In this paper, we have proposed a general stochastic multiobjective optimization framework for WSNs. Our approach inherits advantages of both layered architectures and cross-layer design. Therefore, even the requirements and objectives are changed, it is not necessary to redesign the optimization framework but to have minor modifications of specific modules to meet the corresponding requirements. Although there may be uncertainty in WSNs, our approach can still achieve desired performance. In our future work, we will focus on investigating the general multiobjective optimization problem, instead of transforming the multiple objectives into a single one. We will study the distributed algorithms to optimize the objective vector function under some criteria, for example, Pareto optimality.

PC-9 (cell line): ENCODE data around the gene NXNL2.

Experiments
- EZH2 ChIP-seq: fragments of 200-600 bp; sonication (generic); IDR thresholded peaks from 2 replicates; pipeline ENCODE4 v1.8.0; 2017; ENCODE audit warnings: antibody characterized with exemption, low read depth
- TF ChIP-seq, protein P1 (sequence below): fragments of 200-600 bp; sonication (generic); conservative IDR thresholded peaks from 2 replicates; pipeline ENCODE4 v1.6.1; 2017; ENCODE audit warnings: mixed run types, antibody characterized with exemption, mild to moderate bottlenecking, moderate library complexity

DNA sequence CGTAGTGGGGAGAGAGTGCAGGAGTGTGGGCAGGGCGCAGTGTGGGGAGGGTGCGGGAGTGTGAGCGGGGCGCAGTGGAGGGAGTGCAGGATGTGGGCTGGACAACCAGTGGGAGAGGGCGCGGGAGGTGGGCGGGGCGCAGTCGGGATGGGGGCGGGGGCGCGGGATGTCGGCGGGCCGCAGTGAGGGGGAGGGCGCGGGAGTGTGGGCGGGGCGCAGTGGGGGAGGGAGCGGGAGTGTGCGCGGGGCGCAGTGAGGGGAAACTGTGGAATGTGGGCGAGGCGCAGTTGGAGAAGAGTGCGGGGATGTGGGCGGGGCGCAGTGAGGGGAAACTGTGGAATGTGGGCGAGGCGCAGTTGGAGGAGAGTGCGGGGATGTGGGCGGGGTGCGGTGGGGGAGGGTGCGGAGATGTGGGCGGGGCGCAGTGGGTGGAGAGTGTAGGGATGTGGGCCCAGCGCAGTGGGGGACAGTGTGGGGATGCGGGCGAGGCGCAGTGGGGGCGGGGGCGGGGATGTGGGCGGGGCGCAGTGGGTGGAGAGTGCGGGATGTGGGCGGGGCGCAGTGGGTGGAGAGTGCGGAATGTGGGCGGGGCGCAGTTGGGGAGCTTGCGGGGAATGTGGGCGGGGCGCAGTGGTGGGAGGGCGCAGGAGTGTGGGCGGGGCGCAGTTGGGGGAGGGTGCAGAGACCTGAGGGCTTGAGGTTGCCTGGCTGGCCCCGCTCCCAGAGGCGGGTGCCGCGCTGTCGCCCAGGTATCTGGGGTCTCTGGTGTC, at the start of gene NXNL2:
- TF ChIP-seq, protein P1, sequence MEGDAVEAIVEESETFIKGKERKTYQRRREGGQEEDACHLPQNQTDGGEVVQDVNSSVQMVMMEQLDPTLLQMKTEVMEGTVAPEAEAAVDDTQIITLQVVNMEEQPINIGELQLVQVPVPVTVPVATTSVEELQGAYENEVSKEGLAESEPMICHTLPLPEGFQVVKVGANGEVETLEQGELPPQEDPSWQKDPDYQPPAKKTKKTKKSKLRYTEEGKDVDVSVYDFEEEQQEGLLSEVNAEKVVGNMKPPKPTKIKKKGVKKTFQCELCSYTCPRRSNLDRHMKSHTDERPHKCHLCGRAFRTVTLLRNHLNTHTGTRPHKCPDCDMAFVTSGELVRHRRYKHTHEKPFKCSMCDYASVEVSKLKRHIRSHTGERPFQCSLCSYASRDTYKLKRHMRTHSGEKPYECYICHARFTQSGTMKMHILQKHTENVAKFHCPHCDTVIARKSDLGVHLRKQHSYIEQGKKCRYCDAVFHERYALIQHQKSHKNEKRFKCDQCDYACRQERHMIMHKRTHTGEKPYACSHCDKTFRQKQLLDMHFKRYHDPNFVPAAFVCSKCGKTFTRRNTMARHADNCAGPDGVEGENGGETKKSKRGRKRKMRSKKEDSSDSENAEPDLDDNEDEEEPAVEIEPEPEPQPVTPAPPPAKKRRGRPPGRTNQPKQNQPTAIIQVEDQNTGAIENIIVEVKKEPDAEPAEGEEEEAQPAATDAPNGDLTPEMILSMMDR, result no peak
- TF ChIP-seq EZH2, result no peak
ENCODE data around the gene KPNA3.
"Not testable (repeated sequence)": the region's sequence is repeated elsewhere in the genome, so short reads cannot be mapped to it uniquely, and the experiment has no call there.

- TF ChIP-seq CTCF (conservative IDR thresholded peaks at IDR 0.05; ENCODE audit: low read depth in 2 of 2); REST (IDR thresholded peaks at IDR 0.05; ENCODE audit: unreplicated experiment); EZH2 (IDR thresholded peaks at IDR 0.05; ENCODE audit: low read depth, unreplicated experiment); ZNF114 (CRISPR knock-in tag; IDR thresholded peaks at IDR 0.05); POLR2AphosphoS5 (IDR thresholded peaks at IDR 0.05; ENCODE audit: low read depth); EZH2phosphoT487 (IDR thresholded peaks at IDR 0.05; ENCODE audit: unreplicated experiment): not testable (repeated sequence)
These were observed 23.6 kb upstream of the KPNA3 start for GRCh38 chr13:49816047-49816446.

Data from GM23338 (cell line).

The research was supported in parts by NSFC Guangdong joint Project grant U0735003, NSFC grants 60736021 and 60974122, China 863 High-Tech Project 2007AA041201, the Fundamental Research Funds for the Central Universities grant 2009QNA5007.